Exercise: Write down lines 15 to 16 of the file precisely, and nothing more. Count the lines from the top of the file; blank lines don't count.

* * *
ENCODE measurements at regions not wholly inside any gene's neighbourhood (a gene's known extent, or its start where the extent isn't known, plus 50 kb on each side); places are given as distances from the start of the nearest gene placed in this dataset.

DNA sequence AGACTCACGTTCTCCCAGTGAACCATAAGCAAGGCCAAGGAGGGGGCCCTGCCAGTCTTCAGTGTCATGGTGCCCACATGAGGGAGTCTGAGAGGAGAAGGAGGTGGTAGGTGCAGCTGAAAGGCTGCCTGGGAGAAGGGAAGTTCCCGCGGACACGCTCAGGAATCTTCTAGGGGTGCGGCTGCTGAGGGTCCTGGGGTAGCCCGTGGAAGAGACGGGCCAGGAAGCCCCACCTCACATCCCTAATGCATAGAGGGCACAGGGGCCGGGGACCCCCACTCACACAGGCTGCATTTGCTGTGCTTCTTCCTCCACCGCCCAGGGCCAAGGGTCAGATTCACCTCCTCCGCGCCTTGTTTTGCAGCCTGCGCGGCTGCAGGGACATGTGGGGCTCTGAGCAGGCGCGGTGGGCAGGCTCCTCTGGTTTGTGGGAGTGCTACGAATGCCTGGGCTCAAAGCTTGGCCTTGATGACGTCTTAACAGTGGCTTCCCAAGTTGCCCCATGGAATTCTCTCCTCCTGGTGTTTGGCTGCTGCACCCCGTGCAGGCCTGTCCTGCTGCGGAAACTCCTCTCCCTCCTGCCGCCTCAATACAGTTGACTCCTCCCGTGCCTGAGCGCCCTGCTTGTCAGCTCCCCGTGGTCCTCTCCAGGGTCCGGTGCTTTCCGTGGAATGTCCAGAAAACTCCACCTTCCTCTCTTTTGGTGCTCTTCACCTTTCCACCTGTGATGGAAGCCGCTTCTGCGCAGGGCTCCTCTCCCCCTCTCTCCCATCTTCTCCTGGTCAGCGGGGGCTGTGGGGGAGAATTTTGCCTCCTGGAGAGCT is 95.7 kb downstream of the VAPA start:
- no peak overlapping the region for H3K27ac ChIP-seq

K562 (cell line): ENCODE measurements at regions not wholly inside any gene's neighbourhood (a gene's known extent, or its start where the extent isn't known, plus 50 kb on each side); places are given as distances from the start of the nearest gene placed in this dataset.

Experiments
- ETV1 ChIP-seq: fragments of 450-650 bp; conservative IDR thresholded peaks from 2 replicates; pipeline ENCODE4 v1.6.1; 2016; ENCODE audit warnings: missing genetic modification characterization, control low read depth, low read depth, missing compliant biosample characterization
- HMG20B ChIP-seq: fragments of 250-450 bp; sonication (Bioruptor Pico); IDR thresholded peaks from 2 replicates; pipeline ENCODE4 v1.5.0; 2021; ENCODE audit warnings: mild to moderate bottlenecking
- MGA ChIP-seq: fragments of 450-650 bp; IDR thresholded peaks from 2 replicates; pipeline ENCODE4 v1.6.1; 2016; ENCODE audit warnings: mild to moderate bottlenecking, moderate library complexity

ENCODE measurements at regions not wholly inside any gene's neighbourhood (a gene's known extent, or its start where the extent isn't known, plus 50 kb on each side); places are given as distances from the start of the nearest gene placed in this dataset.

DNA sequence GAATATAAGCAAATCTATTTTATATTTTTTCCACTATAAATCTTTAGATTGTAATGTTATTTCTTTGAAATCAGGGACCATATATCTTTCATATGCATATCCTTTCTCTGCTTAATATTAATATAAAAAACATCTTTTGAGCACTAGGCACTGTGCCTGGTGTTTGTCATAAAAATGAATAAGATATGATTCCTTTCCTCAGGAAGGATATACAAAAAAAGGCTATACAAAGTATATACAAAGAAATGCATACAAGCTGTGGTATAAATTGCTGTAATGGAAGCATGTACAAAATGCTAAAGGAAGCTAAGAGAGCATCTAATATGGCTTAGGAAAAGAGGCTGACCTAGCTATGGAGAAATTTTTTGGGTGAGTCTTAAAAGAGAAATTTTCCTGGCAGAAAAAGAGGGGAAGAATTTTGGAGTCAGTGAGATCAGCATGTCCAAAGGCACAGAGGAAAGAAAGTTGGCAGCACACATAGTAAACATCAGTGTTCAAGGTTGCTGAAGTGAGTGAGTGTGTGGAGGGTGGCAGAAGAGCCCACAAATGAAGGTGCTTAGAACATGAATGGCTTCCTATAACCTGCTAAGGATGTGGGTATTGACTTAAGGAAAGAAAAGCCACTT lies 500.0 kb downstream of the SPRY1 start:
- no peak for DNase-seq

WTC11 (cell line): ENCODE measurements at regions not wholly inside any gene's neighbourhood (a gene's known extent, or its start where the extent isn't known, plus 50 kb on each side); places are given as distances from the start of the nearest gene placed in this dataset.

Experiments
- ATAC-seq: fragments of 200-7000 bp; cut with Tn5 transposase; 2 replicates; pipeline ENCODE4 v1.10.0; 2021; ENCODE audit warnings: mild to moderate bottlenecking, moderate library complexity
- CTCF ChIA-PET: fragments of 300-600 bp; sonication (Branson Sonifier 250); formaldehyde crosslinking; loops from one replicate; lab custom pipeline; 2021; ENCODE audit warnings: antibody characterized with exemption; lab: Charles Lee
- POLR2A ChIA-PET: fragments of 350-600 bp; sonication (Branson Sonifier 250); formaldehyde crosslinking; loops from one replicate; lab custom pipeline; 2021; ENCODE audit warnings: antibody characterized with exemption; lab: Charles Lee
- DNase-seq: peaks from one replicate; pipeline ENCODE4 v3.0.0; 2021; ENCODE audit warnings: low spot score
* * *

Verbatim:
- CTCF ChIA-PET: fragments of 300-600 bp; sonication (Branson Sonifier 250); formaldehyde crosslinking; loops from one replicate; lab custom pipeline; 2021; ENCODE audit warnings: antibody characterized with exemption; lab: Charles Lee
- POLR2A ChIA-PET: fragments of 350-600 bp; sonication (Branson Sonifier 250); formaldehyde crosslinking; loops from one replicate; lab custom pipeline; 2021; ENCODE audit warnings: antibody characterized with exemption; lab: Charles Lee